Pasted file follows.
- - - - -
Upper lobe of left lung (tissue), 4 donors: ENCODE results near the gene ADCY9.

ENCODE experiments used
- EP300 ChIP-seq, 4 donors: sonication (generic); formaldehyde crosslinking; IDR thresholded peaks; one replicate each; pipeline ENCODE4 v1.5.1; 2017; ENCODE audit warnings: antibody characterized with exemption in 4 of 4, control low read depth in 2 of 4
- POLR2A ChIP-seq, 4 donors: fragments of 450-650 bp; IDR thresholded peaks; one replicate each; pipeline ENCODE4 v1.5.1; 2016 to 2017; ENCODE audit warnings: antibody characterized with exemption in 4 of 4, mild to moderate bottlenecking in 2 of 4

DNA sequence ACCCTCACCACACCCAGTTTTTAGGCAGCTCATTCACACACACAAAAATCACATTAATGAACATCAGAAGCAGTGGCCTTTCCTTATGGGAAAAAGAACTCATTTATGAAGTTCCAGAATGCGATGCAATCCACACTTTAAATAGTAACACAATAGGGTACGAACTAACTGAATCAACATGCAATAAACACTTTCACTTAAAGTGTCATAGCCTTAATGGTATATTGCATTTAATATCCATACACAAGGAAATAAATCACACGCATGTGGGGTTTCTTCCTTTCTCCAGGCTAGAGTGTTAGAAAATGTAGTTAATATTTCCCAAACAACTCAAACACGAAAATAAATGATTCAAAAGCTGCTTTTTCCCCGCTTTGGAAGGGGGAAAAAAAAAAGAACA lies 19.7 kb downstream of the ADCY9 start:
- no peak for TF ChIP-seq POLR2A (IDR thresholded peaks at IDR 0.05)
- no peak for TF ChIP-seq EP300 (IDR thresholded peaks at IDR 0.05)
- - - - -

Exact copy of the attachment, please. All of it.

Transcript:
Upper lobe of left lung (tissue), 4 donors: ENCODE results near the gene ADCY9.

ENCODE experiments used
- EP300 ChIP-seq, 4 donors: sonication (generic); formaldehyde crosslinking; IDR thresholded peaks; one replicate each; pipeline ENCODE4 v1.5.1; 2017; ENCODE audit warnings: antibody characterized with exemption in 4 of 4, control low read depth in 2 of 4
- POLR2A ChIP-seq, 4 donors: fragments of 450-650 bp; IDR thresholded peaks; one replicate each; pipeline ENCODE4 v1.5.1; 2016 to 2017; ENCODE audit warnings: antibody characterized with exemption in 4 of 4, mild to moderate bottlenecking in 2 of 4

DNA sequence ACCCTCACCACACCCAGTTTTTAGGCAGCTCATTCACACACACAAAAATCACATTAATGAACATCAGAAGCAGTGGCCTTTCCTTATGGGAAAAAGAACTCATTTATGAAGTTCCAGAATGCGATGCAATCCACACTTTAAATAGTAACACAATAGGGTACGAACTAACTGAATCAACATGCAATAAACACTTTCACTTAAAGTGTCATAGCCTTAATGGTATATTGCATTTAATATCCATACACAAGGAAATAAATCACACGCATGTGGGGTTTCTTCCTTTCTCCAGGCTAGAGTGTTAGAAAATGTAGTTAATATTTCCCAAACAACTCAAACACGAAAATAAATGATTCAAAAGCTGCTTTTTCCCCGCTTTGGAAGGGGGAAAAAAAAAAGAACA lies 19.7 kb downstream of the ADCY9 start:
- no peak for TF ChIP-seq POLR2A (IDR thresholded peaks at IDR 0.05)
- no peak for TF ChIP-seq EP300 (IDR thresholded peaks at IDR 0.05)